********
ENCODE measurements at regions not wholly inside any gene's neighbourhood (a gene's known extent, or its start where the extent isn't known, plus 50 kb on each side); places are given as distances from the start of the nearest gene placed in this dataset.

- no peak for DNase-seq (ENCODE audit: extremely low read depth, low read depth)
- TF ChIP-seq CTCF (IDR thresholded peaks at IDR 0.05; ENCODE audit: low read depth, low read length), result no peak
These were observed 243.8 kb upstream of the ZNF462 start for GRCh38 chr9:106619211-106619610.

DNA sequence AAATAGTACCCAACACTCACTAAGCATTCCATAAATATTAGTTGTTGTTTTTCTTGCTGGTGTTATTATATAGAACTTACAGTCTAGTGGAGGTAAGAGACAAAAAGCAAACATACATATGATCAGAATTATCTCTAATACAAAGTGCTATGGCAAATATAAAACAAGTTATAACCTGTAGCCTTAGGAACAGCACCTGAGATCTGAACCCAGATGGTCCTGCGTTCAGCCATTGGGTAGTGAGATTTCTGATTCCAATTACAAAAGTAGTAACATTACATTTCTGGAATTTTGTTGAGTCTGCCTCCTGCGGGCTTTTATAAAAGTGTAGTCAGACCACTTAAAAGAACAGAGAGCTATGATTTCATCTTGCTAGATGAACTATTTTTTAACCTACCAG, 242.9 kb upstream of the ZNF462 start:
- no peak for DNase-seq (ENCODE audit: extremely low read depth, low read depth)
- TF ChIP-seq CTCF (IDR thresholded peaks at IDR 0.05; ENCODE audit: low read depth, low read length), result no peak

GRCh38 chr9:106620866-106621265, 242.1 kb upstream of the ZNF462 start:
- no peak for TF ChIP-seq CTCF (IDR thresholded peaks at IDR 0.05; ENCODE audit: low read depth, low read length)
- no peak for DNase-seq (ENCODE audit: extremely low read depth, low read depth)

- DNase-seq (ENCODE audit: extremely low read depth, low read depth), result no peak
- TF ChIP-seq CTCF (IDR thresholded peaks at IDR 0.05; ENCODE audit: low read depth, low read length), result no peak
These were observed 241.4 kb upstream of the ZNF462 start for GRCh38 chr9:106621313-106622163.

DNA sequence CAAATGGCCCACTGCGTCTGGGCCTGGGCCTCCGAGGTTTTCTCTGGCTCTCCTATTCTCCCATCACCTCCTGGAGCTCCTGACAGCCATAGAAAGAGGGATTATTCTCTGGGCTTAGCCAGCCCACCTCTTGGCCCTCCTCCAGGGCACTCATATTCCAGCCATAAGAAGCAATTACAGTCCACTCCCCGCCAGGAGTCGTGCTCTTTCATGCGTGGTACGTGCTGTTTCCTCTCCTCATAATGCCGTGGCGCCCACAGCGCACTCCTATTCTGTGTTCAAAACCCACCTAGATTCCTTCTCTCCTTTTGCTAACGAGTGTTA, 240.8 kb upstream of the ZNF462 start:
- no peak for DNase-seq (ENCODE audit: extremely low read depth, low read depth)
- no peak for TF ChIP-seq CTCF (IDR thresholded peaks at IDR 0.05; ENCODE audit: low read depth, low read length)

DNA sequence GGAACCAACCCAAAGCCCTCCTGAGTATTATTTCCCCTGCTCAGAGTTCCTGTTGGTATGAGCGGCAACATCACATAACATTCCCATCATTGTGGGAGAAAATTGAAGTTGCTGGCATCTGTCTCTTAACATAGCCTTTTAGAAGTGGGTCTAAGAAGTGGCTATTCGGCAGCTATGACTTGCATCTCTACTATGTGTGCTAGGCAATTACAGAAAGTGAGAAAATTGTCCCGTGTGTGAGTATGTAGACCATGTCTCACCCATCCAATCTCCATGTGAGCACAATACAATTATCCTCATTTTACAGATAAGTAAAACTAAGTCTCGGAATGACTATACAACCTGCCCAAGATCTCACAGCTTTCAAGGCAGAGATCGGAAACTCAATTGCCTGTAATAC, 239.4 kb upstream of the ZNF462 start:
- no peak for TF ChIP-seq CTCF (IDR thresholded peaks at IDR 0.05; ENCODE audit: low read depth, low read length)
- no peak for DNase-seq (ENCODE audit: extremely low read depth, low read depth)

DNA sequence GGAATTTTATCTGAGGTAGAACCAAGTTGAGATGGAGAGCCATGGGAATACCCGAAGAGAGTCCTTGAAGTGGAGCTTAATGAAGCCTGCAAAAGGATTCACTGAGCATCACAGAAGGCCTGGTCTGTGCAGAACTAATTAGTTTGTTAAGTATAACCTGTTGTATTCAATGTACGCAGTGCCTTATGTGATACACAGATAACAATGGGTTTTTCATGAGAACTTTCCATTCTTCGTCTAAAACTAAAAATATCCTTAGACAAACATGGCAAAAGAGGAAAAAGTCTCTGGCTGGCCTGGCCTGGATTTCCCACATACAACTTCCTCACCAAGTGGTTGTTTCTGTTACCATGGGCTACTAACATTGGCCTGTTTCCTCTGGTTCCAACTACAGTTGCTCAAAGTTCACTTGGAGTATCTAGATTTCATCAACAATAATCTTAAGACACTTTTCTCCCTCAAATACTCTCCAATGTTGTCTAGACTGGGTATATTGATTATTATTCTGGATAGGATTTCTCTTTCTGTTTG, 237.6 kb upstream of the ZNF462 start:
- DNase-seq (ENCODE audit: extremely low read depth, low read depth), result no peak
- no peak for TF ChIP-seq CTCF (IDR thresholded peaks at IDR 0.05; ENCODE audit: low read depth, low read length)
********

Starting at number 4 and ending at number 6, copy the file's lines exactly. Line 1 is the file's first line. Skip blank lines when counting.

These were observed 243.8 kb upstream of the ZNF462 start for GRCh38 chr9:106619211-106619610.

DNA sequence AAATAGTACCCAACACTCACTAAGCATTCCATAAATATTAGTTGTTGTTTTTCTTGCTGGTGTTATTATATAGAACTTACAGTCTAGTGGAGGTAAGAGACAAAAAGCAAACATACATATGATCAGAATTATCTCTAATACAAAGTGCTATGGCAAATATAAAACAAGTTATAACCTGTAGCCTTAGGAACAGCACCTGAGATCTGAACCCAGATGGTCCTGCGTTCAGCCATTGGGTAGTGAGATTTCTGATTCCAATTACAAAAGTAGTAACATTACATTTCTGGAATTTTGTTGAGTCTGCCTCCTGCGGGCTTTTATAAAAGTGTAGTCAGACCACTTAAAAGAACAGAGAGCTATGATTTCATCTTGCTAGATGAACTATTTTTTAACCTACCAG, 242.9 kb upstream of the ZNF462 start:
- no peak for DNase-seq (ENCODE audit: extremely low read depth, low read depth)